Caves and Coves
Trip Start Nov 10, 2013
18Trip End Apr 02, 2014
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These limestone caves were first discovered some 125 years ago, and contain some incredibly high-roofed chambers, some narrow passageways, more stalagmites and stalactites than a mathematician could count, and these tiny little bio-luminescent organisms aptly called glowworms. In case you are like me and can't seem to remember the difference between stalagmites and stalactites, try this: stalagmites are on the ground, whereas stalactites hang on tight to the ceiling.
Anyways, our series of tours saw us explore the Aranui Cave, which offered incredible calcium carbonate formations (like those stalactites and stalagmites, as well as "curtains" and "cave corals") and a short walk through the rain forest
The glowworms themselves are the larvae stage of a mosquito-like insect. At only a few millimeters in length, the glowworms produce a blue-ish light that is used to attract their food - other insects. What the glowworms do is attach themselves to the damp ceiling of the caves and then produce a number of thin spider-web-like sticky strands beneath themselves. As they get hungry, the larvae produce the blue glow which serves to attract other insects, thereby trapping them in the feeding lines. Upon catching something to eat, the larvae reel in that particular line and feast on whatever it is that they've managed to catch.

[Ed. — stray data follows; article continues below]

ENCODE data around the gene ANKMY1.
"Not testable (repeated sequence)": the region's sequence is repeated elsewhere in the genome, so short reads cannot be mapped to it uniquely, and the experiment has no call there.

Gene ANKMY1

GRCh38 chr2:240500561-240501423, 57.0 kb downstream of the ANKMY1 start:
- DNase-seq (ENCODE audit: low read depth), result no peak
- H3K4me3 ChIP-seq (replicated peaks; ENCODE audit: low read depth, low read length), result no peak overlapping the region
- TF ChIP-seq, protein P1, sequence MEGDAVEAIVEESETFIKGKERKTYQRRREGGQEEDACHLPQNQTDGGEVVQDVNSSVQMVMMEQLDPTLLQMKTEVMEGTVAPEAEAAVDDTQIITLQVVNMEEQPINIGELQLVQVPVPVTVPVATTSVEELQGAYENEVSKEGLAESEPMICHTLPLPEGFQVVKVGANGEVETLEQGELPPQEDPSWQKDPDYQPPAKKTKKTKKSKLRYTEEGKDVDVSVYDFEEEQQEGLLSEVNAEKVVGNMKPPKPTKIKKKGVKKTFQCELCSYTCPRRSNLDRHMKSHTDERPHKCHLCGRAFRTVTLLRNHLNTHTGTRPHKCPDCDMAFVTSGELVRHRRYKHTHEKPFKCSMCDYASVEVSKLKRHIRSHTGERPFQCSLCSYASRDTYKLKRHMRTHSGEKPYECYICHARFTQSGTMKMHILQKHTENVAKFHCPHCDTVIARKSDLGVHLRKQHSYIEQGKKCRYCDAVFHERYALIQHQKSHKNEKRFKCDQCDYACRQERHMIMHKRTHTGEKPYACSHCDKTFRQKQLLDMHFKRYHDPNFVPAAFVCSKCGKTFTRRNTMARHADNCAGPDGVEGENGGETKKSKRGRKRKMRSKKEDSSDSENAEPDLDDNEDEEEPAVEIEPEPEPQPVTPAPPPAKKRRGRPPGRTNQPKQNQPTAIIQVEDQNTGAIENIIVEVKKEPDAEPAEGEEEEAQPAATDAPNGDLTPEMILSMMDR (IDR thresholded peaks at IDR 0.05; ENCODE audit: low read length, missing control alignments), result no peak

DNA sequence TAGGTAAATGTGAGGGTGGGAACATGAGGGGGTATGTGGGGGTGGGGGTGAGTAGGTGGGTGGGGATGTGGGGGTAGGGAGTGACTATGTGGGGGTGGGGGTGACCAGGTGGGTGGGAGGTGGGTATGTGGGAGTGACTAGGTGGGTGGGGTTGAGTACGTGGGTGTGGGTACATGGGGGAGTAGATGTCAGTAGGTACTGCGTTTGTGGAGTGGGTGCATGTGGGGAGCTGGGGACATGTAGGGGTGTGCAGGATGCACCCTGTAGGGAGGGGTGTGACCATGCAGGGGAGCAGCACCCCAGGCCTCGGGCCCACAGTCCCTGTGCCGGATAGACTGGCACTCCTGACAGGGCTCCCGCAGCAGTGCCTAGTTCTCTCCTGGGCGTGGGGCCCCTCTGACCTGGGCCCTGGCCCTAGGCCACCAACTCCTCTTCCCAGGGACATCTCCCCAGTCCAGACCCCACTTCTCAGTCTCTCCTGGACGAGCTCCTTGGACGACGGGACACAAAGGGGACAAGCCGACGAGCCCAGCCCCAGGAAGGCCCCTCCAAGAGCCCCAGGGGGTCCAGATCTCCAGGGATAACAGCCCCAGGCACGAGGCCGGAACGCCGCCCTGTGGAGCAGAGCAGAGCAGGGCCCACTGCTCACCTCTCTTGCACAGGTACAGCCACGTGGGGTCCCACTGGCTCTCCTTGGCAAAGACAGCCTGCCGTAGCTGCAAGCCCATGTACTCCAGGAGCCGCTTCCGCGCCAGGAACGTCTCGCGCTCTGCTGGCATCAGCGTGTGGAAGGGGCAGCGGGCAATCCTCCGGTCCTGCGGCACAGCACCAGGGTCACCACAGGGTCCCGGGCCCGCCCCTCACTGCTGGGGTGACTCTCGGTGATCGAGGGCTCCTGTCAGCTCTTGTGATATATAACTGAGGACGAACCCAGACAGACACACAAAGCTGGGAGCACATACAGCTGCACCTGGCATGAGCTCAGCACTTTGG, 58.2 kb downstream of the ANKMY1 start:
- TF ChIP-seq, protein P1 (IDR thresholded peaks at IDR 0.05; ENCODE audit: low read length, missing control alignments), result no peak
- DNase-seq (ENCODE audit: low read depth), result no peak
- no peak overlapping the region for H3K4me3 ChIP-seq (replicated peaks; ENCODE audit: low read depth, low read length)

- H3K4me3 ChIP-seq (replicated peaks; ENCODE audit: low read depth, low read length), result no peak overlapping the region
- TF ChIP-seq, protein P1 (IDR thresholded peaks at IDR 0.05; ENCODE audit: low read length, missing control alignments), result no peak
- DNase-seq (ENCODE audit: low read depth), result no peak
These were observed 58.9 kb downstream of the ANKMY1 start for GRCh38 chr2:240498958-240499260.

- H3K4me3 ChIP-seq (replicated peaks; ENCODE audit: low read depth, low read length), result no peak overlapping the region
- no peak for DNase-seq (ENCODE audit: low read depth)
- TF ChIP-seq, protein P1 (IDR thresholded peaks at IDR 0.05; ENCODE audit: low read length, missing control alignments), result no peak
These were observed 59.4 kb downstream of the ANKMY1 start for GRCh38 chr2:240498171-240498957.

After the caves, it was time to move on to the coast... the west coast of the North Island - the Taranaki region; specifically, New Plymouth. Having managed to find a nice, well-kept, affordable campground right along the black-sand Fitzroy Beach, it was time to explore the city itself.
I began by picking up the Coastal Walkway
After catching my breath and letting the wind dry my sweat-drenched brow, I returned to the boardwalk and began the return trip.
In Port Taranaki there are a number of seaside cafes, and restaurants, all of which offer tasty-sounding food and nice outside seating overlooking the port. After a couple of local pints to quench my thirst, I made my way to the midway point of the Coastal Walkway. Here I stopped in at the local i-Site and took some time to brows the incredible Puke Ariki museum devoted to the natural and cultural history of the Taranaki region.
But with tired feet, a decent sunburn, and a brain addled by too much information and just enough beer, it was time to make my way back to camp, watch the sunset behind Paritutu Rock in the distance and call it a day...